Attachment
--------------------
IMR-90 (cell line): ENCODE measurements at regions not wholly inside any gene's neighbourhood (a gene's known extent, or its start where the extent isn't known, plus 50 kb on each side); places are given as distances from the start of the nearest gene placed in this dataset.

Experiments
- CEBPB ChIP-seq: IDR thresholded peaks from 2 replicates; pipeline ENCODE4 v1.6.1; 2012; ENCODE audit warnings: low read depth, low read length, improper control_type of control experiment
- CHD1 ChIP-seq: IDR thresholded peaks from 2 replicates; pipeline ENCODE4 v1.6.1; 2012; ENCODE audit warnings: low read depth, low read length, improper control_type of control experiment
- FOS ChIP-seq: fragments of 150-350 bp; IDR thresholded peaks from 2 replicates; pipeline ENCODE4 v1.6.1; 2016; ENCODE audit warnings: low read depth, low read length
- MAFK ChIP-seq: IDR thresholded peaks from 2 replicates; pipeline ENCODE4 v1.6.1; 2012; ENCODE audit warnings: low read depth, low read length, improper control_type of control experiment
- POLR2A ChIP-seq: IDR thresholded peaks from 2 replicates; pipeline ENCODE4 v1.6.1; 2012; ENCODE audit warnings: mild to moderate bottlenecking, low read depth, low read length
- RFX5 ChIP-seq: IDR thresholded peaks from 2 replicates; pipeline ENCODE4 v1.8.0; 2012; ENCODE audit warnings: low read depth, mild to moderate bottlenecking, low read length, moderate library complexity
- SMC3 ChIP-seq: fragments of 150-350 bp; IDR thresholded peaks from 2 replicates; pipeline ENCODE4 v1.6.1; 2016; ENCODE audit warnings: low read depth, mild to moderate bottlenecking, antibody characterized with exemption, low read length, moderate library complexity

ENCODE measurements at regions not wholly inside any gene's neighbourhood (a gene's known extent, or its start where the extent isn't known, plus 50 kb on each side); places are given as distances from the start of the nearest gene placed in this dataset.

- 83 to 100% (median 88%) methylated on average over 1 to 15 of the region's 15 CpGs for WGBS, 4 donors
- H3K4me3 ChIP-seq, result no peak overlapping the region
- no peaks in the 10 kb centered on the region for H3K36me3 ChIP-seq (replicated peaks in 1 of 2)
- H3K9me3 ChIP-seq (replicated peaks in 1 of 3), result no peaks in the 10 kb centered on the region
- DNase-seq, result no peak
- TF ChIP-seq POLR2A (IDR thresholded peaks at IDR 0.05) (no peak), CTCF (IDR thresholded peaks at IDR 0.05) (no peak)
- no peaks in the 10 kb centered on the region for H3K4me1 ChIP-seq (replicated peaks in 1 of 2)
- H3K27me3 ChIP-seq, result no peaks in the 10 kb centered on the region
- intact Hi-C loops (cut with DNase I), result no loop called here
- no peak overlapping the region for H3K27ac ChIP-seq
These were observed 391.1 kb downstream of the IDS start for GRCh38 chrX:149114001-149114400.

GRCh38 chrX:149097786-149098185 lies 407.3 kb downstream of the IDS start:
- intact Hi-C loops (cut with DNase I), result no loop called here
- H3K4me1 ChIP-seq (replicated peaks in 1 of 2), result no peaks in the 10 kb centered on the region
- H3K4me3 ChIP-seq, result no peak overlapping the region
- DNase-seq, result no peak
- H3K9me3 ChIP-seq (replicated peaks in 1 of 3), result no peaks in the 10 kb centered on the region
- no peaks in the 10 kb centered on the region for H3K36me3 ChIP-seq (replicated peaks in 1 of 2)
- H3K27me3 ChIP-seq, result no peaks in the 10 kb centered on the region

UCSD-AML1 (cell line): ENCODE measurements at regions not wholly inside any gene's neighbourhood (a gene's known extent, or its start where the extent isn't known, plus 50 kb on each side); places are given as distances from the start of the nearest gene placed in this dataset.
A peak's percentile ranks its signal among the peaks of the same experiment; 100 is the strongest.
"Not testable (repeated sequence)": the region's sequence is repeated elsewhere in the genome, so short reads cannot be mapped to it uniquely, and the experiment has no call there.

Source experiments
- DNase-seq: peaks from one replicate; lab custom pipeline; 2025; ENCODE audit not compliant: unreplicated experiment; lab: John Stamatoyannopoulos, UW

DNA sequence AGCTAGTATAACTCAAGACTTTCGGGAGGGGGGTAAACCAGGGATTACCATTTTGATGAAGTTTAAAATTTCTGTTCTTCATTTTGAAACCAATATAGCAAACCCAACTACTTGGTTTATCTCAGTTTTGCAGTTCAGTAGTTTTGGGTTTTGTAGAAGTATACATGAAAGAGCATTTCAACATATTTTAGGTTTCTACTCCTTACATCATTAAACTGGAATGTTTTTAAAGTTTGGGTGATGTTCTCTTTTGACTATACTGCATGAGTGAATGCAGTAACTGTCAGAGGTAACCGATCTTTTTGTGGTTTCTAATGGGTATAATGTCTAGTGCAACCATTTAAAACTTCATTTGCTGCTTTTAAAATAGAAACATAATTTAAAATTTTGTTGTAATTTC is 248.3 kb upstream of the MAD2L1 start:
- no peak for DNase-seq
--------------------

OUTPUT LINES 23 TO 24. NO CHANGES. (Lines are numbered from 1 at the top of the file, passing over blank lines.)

- intact Hi-C loops (cut with DNase I), result no loop called here
- H3K4me1 ChIP-seq (replicated peaks in 1 of 2), result no peaks in the 10 kb centered on the region